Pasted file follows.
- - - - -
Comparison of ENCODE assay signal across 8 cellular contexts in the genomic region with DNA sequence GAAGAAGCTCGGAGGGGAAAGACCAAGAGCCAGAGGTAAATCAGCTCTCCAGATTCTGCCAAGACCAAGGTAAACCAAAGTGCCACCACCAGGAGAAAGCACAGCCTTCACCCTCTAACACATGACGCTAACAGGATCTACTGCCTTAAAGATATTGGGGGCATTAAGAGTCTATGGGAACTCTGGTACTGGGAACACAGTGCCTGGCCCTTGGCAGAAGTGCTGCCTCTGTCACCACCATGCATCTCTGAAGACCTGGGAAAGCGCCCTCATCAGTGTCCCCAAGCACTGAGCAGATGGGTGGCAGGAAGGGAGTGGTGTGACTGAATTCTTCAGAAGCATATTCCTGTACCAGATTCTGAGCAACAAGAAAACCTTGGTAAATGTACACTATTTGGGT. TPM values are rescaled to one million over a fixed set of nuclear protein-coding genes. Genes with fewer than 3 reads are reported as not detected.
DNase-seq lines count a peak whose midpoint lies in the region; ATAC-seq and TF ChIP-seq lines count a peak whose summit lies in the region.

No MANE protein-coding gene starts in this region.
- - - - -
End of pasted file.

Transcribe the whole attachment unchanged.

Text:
Comparison of ENCODE assay signal across 8 cellular contexts in the genomic region with DNA sequence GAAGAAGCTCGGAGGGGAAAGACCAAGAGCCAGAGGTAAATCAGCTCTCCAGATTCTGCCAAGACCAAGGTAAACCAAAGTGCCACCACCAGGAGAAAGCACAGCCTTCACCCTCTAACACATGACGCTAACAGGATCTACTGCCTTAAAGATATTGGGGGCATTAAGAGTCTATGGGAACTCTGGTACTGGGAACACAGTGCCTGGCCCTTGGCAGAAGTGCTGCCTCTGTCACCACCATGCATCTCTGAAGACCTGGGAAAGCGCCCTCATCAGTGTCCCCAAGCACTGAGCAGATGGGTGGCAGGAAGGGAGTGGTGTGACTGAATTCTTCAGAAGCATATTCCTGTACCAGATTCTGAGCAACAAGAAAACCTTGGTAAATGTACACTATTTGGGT. TPM values are rescaled to one million over a fixed set of nuclear protein-coding genes. Genes with fewer than 3 reads are reported as not detected.
DNase-seq lines count a peak whose midpoint lies in the region; ATAC-seq and TF ChIP-seq lines count a peak whose summit lies in the region.

No MANE protein-coding gene starts in this region.